nitely. It is lighter than any other material that can be used. 



A. A. Marhs, Artificial Limbs, New Yorh City. 193 

and when strengthened with rawhide is sufficiently strong for 
most purposes. It is also a non-conductor of heat, and when 
varnished does not absorb perspiration. The objection to leather 
is its flexibleness. While this may appear to be desirable, it is 
actually the cause of trouble. A socket that is flexible cannot 
be comfortable to wear, as it does not place the pressure at points 
of toleration; instead, it distributes it uniformly over the entire 
surface, causing pressure to come as much on sensitive parts as 
elsewhere. Leather absorbs perspiration, becomes foul and offen- 
sive, and imless extraordinary methods are used to keep it clean 
it will become hard and dead, it will crack and fall to pieces. 

Leather sockets are sometimes unavoidable; they will be spoken 
of in due course. 

Metal sockets are objectionable on account of their weight, 
liability to corrode from perspiration, and their disposition to 
hold heat. When arms are to be made for persons who work 
in water, such as dyers, laundrymen, fishermen, oystermen, etc., 
it will be necessary to use metal, such as aluminum, which re- 
ceives no injury from exposure to moisture free from salt. 

A rubber hand permanently attached to an aluminum socket will 
provide a useful, resistant, and durable arm, and when frequently 
cleaned and coated on the inside with sweat-proof enamel or paint- 
will last a, great many years. 



CHAPTER XX 

PARTIAL HAND AMPUTATIONS 

The loss of a finger may be lamentable, but it cannot be con- 
sidered a serious impairment. The remaining fingers as a rule 
are competent to perform all the labors that are usually demanded 
of the complete hand. Yet there are times when the substitution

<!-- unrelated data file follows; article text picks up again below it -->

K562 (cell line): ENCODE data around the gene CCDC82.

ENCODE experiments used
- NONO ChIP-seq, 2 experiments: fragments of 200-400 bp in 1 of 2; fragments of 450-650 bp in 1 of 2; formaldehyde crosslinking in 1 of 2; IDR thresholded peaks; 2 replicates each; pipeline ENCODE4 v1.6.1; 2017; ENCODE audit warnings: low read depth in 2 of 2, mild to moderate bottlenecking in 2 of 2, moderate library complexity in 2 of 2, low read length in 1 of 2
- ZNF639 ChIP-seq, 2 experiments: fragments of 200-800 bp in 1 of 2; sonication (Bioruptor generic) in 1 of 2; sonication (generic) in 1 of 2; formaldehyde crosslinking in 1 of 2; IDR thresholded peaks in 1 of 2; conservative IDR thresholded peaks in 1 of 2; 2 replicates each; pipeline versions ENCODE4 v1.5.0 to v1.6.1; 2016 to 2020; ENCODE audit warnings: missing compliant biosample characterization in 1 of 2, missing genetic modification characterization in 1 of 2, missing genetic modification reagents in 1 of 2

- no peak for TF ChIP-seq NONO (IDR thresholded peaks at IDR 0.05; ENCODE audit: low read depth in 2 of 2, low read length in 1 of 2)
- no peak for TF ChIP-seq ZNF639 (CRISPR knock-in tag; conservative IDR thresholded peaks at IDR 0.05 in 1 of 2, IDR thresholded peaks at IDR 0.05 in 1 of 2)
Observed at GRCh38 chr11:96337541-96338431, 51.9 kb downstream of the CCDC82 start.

Cut PI. 



Cut P 3. 



Cut P 3. 



Cut P 4. 



of a lost finger is essential, either for cosmetic effect or to equip 
the hand for some special purpose; for example, playing the 
piano, or other musical instrument. 

The Loss op One Finger. — Cuts P 1 to P 6 represent hands 
from which one finger has been removed. An artificial finger 




Cut P 5. 



Cut P 6. 



Cut P 7. 



Cut P 8. 



similar in appearance to that illustrated in Cut P 9 meets the 
needs of each case. The loss of the thumb, far more than of a 
finger, impairs the usefulness of the hand. It is, therefore, more 
important to substitute that loss. Cuts P Y and P 8 represent 

194 



A. A. Marks, Artificial Lirnbs, New York City. 195 

hands from which the thumb has been removed. An artificial 
thumb similar to that shown in Cut P 10 is suitable for such 
cases. 

Materials. — Artificial fingers and thumbs are made of rubber, 




Cut P 9. 



Cut P 10. 



aluminum, or silver. Rubber is preferable, if flexibility is desired; 
aluminum is better, if lightness is the most important feature; 




Cut P 11. 



Cut P 13. 



Cut P 13. 



Cut P 14. 



silver has the greatest durability. The price is the same for each. 
When ordering send a plaster cast of both the mutilated and op- 




Cut P 15. 



Cut P 16. 



Cut P 17. 



Cut P 18. 



posite hand, one is required for fitting, and the other as a guide 
in shaping the outside to correspond with its mate on the opposite 
hand. If the stump, either finger or thumb, is very short, it will be 
necessary to hold th© substitute in place by straps passing around 



196 A. A. MarJcSj, Artificial Limbs, New YorTc City.